A weight has been lifted for marine inspectors as a new mobile application. The new INSPECT application gives marine inspectors mobile access to the MISLE system, allowing them to complete the administrative tasks associated with inspection on the go.
There are three major benefits to the INSPECT app: the ability to access information from the MISLE system while aboard the vessel; to do casework while commuting back and forth from vessels; and to provide flexibility while out in the field.
Prior to the INSPECT app, inspectors had to print and hand carry hard copies of the information from the MISLE system to bring to each inspection. Depending on how old the vessel was, this could easily be hundreds of pages of information, lugged around in binders and backpacks.
“If a document from MISLE had not been printed and physically brought to the inspection, then the inspector would either need to move forward without referencing the document, or would need to travel back to the office to get the required information,” explained Lt. Matthew Zanella, Port State Control program manager in the Office of Commercial Vessel Compliance.
With commute times of up to three or four hours, returning to the office was not an ideal option.
“We are happy to be providing [marine inspectors] the tools they need to make them better at their jobs,” said Office of Shore Forces Inspections subject matter expert Lt. Matthew Romero. “Because the application can work online and offline, inspectors can do their casework while commuting to and from the vessels.”
Providing inspectors with the ability to do their casework while traveling is something that is being well received by the field and makes the mission overall more efficient.
Finally, the INSPECT app allows for inspectors to remain flexible while out in the field, namely giving them the ability to provide inspection-associated forms to the vessel representatives on the spot.
“Port state control forms, as an example, previously were printed and given physically to the vessel's captain,” explained Zanella. “The vessel's captain would then need to scan the form and send it to the company. By submitting these forms electronically, these forms can be submitted quicker and more effectively.”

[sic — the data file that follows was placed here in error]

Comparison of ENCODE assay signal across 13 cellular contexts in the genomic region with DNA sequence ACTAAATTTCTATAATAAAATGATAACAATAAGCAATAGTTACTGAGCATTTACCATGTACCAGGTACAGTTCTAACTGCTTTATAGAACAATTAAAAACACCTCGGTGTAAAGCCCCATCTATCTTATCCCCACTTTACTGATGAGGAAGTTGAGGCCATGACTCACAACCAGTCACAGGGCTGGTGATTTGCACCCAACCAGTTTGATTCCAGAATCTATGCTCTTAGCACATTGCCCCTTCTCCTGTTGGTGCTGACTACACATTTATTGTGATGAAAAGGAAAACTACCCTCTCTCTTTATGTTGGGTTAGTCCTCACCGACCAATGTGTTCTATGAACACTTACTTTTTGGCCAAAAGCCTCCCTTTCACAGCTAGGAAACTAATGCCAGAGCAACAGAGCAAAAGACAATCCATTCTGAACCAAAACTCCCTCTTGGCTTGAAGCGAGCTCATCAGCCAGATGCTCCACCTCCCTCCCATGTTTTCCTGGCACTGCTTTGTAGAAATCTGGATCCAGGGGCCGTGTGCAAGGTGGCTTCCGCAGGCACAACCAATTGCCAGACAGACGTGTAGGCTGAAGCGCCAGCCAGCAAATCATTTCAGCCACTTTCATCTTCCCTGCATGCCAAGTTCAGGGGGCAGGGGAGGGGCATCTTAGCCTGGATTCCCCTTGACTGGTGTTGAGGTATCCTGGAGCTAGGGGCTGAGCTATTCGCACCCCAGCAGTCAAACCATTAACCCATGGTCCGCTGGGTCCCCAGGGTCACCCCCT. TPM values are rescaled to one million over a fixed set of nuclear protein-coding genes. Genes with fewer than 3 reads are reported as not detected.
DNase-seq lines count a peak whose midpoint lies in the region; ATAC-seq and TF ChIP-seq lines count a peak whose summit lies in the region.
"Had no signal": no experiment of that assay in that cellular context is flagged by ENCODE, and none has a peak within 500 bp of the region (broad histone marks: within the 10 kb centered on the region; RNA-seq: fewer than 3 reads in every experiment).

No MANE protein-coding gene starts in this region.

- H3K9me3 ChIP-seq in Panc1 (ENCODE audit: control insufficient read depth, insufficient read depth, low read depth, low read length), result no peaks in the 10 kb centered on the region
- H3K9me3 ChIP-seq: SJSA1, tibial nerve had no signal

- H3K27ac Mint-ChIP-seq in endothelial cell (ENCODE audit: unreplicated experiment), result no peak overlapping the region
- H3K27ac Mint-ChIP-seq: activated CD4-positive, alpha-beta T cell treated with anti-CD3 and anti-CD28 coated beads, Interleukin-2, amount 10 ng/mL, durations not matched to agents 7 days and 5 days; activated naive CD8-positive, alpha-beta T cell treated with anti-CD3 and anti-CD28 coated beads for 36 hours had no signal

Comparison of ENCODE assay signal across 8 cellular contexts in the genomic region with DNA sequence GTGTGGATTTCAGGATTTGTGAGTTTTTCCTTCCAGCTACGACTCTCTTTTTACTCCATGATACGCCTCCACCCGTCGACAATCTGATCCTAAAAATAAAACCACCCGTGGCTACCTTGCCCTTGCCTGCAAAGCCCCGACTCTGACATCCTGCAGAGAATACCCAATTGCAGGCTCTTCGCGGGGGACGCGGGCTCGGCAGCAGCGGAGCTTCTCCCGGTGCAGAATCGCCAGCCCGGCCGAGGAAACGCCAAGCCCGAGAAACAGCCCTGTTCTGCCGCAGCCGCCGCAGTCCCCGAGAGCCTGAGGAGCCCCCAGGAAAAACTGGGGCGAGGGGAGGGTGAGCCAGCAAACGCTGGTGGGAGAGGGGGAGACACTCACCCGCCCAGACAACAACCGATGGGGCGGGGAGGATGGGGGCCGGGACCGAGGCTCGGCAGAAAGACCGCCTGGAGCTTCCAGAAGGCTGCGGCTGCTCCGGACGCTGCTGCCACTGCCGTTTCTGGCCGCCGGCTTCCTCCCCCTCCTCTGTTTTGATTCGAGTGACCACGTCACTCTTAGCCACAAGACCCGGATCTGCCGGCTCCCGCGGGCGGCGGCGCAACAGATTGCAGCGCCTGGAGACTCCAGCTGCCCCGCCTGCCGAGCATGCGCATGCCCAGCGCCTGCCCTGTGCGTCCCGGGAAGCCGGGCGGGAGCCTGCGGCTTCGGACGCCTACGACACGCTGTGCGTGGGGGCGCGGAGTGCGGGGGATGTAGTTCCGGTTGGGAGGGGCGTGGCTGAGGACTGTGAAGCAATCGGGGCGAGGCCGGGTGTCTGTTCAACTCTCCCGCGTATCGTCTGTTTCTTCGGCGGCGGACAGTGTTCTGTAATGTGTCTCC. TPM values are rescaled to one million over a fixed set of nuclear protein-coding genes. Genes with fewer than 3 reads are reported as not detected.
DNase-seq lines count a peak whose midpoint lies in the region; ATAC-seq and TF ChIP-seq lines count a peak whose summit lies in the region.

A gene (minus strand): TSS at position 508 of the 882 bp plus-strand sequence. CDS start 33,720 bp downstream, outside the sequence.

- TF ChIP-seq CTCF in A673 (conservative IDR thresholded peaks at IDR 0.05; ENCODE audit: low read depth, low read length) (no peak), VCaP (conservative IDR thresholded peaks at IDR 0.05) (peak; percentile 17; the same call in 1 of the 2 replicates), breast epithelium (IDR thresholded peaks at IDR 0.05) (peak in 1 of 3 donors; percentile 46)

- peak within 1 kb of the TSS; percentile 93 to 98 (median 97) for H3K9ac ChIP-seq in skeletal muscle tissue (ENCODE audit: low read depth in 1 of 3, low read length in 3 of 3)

“INSPECT also allows inspectors to respond to emergencies out in the field better informed,” said Romero. “If they get a call like, ‘There is major vessel casualty near where you’re at,’ because they have the ability to access MISLE, the inspector can now change course and go directly to that vessel in need without going back to the office for any historical information or rely on the command center to provide it.”
The INSPECT app is the first application of its kind. Because it is Coast Guard designed and developed, the application connects to Coast Guard databases with the same security as a desktop application from a Coast Guard workstation.
The rollout of this new application is a crucial step in modernizing the mission, and a collaborative effort from the Office of Shore Forces, the Office of C5I requirements, the C5I Program Management Office, Office of Commercial Vessel Compliance, and the C5ISC Operations System Product Line.
The INSPECT app has already been partially deployed, built from feedback provided from marine inspectors in the field. The app is projected to reach full operational capability this July.
“While there may be some issues in the beginning, we are dedicated to improving the application continually,” said Lt. Ian King of the C5ISC operations system product line.
Inspectors who are having issues with the INSPECT app should submit a ticket with CGFixIt, as with other Coast Guard software issues.